As a rule at least one mol of reactive unsaturate is used per thiol or thioacylate group present in the polymeric polythiol or corresponding thioacylate, although for certain specific purposes it is desirable to use smaller quantities of the unsaturate. It is oiten advantageous to use an excess oi reactive unsaturate over that required by theory in order to accelerate the reaction and favor more complete reaction which leads to a product having good solubility characteristics.
The reaction of the present invention is catalyzed by the presence of an alkaline reacting compound. Any alkaline reacting compound, either organic or inorganic. which yields hydroxyl ions in aqueous solution and has a basic dissociation constant of at lease 1x10 may be employed. Examples of said compounds include pyridine, N-ethyl morpholine, N-methyl morpholine, potassium carbonate, trimethyl benzyl ammonium hydroxide, potassium hydroxide and the like.
The process of this invention may be operated at any temperature within the range of from 25 C. to C. If desired, however, temperatures ranging up to the decomposition temperature of the reactants or reaction products can be used.
The reaction time will vary depending upon the particular reactants, catalysts, and reaction temperature. In general, from 1-60 hours at a temperature in the range up to 150 C. is suificient.
The use of an added solvent is not essential and many of the reactive unsaturates can be used with advantage both as reactants and as solvents. A large variety of inert solvents are suitable for use in the reaction. The choice of a particular solvent will depend very largely on the polymeric polythioacylate or polythiol used. For example, with hydrocarbon thioacetates such as those derived from styrene/butadiene interpolymers, benzene, xylene and the aromatic hydrocarbons are excellent solvents. With more polar type polymers such as N-(acetylthiomethyl) -polyhexamethylene adipamide the use of an alcohol in combination with the reactive unsaturate is often helpful in obtaining a more homogeneous reaction mixture. Other suitable inert solvents include dioxane, aromatic hydrocarbons and alcohol mixtures, e. g., toluene/ethanol, 1,2-dimethoxy ethane, pyridine, and dichioroethylene.
As hereinbefore stated, the novel products of this invention are obtained by reacting a monomeric organic compound having the general formula R'IIRIIIIMIIY wherein R", R'" and R"" are members of the 0 Ji-a' wherein R is a member of the group consisting of hydrogen atoms, hydroxyl and monovalent organic radicals, with a linear organic solventsoluble polymeric polythioacylate to provide a polymeric product having the general formula un n Bet-i4 wherein R is the residue of a linear, organic so]. vent-soluble polymer, R", and Run are members of the group consisting of hydrogen atoms and monovalent organic radicals'free from ethylenic unsaturation and Y is a monovalent organic radical or the group consisting of nitrile, amido, say] and substituted aryl groups and groups having the general formula RI IR! I I Iowa! IY as hereinbefore deflneci'.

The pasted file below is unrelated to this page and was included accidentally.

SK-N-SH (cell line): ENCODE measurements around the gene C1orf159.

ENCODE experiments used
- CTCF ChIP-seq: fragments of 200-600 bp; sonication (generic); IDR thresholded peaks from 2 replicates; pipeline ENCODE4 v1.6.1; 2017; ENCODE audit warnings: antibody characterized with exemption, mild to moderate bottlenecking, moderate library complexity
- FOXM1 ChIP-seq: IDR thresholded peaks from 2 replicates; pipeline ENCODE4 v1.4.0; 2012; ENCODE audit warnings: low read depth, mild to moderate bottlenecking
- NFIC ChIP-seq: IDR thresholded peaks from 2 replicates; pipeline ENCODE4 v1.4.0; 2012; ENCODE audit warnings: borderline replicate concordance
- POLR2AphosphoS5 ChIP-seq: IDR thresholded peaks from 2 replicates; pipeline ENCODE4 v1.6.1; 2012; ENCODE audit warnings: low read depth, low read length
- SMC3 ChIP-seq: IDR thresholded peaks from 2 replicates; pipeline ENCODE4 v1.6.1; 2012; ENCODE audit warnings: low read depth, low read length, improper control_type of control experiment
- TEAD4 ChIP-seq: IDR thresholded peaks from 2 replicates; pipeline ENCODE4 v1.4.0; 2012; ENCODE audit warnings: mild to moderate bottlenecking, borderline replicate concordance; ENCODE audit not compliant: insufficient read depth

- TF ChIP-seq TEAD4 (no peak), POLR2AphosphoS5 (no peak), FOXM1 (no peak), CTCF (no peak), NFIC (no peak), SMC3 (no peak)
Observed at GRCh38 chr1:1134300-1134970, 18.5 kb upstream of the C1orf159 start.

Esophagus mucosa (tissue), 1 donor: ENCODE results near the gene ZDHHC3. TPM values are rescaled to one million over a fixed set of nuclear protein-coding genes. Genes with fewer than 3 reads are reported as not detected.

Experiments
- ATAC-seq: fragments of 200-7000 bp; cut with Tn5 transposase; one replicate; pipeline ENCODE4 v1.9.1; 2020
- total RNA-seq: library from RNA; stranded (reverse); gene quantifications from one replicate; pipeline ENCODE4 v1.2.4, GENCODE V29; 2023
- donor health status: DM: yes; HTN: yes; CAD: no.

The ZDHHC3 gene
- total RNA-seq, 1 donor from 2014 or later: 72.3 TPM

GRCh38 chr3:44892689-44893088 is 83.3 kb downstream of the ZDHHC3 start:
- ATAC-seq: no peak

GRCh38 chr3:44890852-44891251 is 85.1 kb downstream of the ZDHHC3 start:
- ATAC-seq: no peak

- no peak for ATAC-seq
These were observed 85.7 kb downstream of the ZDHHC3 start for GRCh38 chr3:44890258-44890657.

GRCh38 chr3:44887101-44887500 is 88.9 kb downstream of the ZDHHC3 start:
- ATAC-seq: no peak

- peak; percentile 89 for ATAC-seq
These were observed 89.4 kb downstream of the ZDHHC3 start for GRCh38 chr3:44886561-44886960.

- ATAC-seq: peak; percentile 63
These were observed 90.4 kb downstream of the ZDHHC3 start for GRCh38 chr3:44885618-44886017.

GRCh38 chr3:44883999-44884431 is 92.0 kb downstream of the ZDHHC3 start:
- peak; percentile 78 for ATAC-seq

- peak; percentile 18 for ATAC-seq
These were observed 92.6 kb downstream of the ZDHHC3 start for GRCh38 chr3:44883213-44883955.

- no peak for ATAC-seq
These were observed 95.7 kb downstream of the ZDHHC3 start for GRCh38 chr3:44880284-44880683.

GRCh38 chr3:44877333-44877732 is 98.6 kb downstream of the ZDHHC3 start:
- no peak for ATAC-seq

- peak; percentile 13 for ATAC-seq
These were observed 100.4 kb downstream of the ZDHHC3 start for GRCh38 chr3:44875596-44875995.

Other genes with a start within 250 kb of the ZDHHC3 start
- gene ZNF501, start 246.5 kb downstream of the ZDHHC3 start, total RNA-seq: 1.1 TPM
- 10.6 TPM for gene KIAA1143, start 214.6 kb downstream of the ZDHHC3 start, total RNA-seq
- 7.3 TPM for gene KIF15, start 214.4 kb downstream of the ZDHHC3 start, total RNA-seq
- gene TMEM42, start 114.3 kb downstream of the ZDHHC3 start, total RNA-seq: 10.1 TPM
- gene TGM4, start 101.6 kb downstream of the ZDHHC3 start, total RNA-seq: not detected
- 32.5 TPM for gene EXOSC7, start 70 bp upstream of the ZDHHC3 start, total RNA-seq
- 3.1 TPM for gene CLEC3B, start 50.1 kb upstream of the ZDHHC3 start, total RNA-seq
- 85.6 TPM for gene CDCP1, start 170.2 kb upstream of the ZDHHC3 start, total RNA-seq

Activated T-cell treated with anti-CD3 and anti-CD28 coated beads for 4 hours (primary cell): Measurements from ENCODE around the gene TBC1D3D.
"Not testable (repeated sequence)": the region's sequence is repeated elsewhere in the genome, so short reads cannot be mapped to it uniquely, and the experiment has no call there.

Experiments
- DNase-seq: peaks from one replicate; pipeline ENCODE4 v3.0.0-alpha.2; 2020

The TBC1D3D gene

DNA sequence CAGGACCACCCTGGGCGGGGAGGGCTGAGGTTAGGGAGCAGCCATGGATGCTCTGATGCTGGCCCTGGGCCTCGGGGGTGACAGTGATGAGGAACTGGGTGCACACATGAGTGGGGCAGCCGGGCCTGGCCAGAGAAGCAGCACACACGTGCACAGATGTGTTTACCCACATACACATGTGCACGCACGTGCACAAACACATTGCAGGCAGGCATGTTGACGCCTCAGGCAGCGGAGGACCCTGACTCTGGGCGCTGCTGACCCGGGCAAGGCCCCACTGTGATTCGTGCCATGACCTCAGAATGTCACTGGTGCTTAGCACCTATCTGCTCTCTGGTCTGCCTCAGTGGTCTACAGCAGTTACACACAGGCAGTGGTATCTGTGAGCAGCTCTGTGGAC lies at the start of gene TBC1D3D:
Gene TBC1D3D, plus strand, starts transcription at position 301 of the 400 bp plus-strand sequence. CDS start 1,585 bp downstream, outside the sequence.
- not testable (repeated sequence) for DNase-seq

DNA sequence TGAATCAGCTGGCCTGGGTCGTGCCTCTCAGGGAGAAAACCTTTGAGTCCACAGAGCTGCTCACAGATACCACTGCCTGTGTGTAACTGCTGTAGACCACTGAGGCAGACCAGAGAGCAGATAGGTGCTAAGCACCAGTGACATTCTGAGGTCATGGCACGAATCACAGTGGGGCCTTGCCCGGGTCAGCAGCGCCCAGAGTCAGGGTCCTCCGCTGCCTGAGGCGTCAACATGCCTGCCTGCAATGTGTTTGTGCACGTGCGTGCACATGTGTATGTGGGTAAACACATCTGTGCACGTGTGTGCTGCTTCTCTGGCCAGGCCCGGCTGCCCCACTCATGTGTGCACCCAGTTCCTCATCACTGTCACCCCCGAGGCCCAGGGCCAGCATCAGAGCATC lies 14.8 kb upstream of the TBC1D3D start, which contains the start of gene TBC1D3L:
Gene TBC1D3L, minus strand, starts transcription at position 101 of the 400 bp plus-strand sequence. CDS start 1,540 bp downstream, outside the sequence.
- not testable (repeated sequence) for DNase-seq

10 to be understood that I do not limit myself to the specific embodiments thereof except as defined in the appended claims.
Having described the present invention, the following is claimed as new and useful:
1. A polymeric product having the general formula XBCHaCHnCN v wherein x is the residue of a linear polymer of a 1,3-diene hydrocarbon containing not more than 6 carbon atoms and where the S is directly attached to a carbon atom of the dlene unit of the polymer.
1 2. The process for obtaining a polymeric prodnot having the general formula RI!" RI! Rsd-( JY wherein R is the residue of a linear, organic solvent-soluble, macromolecular polymer, R", R'
and R""' are members of the group consisting of hydrogen atoms and methyl radicals and Y Polymeric Thioeoatate R'"R"C=CR"Y Oharacteristiofitructursl Unit in Product Rubber Thioaeetat CH1: CHn
CHF-O 0 0 CH CHgCH HCHrmethyl methwylnte CHaCHC 00 CH:
He Butadiene-Styrene inter-polymer Thioacetate CHFCH-C 0 0033s c 11,
ethyl acrylato GHr-CH-C Hr-C Hg-K'JH-C H:-
CH. CHQC 0 0 CIHI N-acetylthiomethyl poly (hemmetbylene sebacamide) OH OH-Chm -(OH;) -0 0N(OH NHO 0- styrene H:
CHsCHsCsH Butadieno-Vinyl Cyanide Intel-polymer Thioaoetate OHaCH=CHC 0 00 H a Q N butyl crotonate GHs-CHCHr-CHs-CHa-lk CH-CHsC 0 004110 H: Rubber T CHs=CH-C ONH 0H.
mylamide CHn-CK-H-CHs- CHI-CHgC ONH: Do- CH: CH:
CH9= CN CHr-CH-H-Cfirmethacrylonitrile CHsCH-ON Ha D0. CH: CH!
(CH:)|C=( J-C 0 OCH: OHg-CH-(JH-Cfirmethyl-alpha, bcta-dimethyl cmnd-on-ooocm HI D0 CcHsCH=CHC OCrHs CH;
CsHrl'JH-OHM 00a The products of this invention are useful in the preparation of pellicles, fibers, coating compositions and the like.
As many apparently widely different embodiments of this invention may be made without departing from the spirit and scope thereof, it is 75 11 wherein R is a member of the group consisting of hydrogen atoms, hydroiwl and monovalent organic radicals, which comprises reacting a linear, organic solvent-soluble polymeric polythioacylate with a monomeric organic compound containing one and only one ethylenlc group, said group being alpha to a carbon atom which is attached by at least two of its bonds to an ele ment or the group consisting of carbon, nitrogen and oxygen, said reaction being effected in a homogeneous system containing an alkaline reacting compound which yields hydroxyl ions in aqueous solution and has a basic dissociation constant of at least 1x 10-, as catalyst.
3. The process for obtaining a polymeric product having the general formula XSCHzCHzCN, wherein X is the residue 0! a linear polymer of a 1,3-diene hydrocarbon containing not more than 6 carbon atoms and where the S is directly attached to a carbon atom of the diene unit of the polymer, which comprises reacting a benzene solution of the thioacetate of said linear polymer with vinyl cyanide in the presence of an alkaline reacting compound which yields hydroxyl ions in aqueous solution and has a basic dissociation constant of at least 1x10 as catalyst.
4. The process for obtaining a polymeric product having the general formula ZSCHaCHzCN. wherein Z is the residue of an Nfacetylthiomethyl) polyamide, which comprises reacting in a homogeneous system an N(acetylthiomethy1)- poiyamide with vinyl cyanide in the presence of an alkaline reacting compound which yields hydroxyl ions in aqueous solution and has a basic disszciation constant of at least IX as cata ys I WILLIAM J. BURKE.
REFERENCES CITED The following references are of record in the file of this patent:
UNITED STATES PATENTS Number